Introduction to MVP Model
Last week, SkyLab Coders demand us to create an MVP. What does MVP stand for? MVP means Minimum Viable Product and is the minimum enough to solve the user’s problem. In other words, if you want to build a house ‘stein um stein’, you have to start with the walls of your bedroom and not with the kitchen’s roof.
Just five days for a three mates team to work with tools like AngularJS, API’s, Bootstrap and a lot of CSS and HTML code. Against all odds, our final MVP was successful. If you want to give a look at it, follow this link to my Github or click on the photo to open the app.
The first steps with Agile Methodologies where the key to success as a team. We split our future application into a lot of parts and apply some specific rules:
1. Active user involvement is imperative
2. The team must be empowered to make decisions
3. Requirements evolve but the timescale is fixed
4. Capture requirements at a high level; lightweight & visual
5. Develop small, incremental releases and iterate
6. Focus on frequent delivery of products
7. Complete each feature before moving on to the next
8. Apply the 80/20 rule
9. Testing is integrated throughout the project lifecycle – test early and often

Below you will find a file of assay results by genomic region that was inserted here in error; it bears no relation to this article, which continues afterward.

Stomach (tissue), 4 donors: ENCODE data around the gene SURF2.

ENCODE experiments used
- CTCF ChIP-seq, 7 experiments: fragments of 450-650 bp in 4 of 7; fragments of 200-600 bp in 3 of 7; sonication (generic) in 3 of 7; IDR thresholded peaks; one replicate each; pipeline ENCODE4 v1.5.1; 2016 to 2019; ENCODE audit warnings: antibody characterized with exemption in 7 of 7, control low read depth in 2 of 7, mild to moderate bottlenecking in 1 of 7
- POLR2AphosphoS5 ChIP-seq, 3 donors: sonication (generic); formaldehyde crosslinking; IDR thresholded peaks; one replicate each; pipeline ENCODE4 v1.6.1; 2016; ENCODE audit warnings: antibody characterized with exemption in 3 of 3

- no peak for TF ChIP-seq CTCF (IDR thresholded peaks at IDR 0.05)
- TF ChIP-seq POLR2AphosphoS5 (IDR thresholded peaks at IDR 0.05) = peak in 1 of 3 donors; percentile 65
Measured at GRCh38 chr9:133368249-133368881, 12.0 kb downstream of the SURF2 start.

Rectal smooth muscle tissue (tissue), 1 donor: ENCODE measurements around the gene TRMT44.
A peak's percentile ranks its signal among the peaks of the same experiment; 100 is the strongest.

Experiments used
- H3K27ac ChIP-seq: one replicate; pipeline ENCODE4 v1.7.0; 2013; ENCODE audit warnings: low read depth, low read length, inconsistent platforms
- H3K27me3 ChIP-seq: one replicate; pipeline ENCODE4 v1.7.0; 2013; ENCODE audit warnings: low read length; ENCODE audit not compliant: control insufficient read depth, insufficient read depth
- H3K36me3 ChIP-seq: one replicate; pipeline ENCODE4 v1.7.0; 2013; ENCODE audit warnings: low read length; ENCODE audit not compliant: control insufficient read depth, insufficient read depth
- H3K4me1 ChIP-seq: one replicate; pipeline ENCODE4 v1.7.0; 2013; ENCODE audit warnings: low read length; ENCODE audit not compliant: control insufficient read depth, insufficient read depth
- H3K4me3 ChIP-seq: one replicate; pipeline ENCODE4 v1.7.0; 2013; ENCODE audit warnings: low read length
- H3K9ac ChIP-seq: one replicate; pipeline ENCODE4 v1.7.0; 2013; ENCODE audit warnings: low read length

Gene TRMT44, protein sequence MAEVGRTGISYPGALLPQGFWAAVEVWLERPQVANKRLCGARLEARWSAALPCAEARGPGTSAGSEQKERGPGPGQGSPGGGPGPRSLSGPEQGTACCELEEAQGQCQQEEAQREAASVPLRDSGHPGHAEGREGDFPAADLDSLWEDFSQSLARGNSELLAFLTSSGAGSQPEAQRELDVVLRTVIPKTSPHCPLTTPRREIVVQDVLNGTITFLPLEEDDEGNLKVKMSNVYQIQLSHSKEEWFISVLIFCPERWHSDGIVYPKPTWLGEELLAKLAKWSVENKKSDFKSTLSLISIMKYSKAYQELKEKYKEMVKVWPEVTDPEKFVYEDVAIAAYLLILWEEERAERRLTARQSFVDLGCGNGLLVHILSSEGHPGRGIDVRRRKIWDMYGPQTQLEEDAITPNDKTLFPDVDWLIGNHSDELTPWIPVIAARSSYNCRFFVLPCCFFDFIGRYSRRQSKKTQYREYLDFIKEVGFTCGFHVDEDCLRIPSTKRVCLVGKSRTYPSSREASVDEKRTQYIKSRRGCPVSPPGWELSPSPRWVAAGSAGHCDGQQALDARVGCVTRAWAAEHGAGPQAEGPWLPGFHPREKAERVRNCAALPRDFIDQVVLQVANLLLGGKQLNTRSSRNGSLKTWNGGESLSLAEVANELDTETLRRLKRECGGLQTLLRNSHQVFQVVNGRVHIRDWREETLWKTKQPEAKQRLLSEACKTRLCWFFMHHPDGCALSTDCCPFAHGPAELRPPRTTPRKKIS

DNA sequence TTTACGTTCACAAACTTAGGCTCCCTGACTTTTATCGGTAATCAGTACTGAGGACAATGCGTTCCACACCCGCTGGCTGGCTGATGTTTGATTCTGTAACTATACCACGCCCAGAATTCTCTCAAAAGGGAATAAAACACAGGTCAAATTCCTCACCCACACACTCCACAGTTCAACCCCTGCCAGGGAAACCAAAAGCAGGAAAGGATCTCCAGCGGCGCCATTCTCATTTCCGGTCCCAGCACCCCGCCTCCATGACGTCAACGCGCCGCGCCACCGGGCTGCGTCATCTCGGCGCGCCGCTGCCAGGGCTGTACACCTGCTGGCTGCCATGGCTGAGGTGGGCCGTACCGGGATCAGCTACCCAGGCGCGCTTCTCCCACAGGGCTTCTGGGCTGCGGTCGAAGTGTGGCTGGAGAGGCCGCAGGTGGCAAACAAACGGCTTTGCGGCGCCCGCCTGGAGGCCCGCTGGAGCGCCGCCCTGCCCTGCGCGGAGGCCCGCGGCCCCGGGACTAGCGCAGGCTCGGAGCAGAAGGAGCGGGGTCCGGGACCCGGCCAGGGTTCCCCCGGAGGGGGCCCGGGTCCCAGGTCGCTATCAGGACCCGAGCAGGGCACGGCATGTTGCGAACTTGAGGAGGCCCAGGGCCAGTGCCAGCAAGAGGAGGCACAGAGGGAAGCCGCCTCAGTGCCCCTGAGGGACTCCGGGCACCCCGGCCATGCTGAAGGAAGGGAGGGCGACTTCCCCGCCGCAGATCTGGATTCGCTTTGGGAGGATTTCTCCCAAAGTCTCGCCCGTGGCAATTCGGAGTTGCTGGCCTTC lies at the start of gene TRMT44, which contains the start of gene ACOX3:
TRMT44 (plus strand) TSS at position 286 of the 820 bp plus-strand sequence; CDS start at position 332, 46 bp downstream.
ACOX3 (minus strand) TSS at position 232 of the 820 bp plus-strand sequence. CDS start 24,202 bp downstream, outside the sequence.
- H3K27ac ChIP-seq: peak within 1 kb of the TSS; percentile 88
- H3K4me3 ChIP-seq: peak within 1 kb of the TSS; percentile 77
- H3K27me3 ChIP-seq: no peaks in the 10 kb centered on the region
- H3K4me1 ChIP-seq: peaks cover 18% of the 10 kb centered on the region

10. A collaborative & cooperative approach between all stakeholders is essential
The importance of Scalability
We start out with the basic project’s architecture creating ordered folders to make sure that our project would be scalable and easy to understand later in time. The key for a scalable application is that if we need to make additional loads, we just only require additional resources rather than extensive modifications of the application itself. And because of this, we created a strong basic folder’s tree.
How to deal with GitHub for the first time
Let’s do it! We had chosen an API from whom extract the data, constructed the basic structure for the architecture’s code and created a methodology of work.
Ok, playing with GitHub for the very first time is not easy, and we really had to deal with the stress of unintentionally replaced files. But try it! You will learn a lot from the experience with git and create back-ups on every folder of your computer. Just remember to pull before pushing your commits, share your opinion with teammates and talk with them about what every member is doing, all will be alright.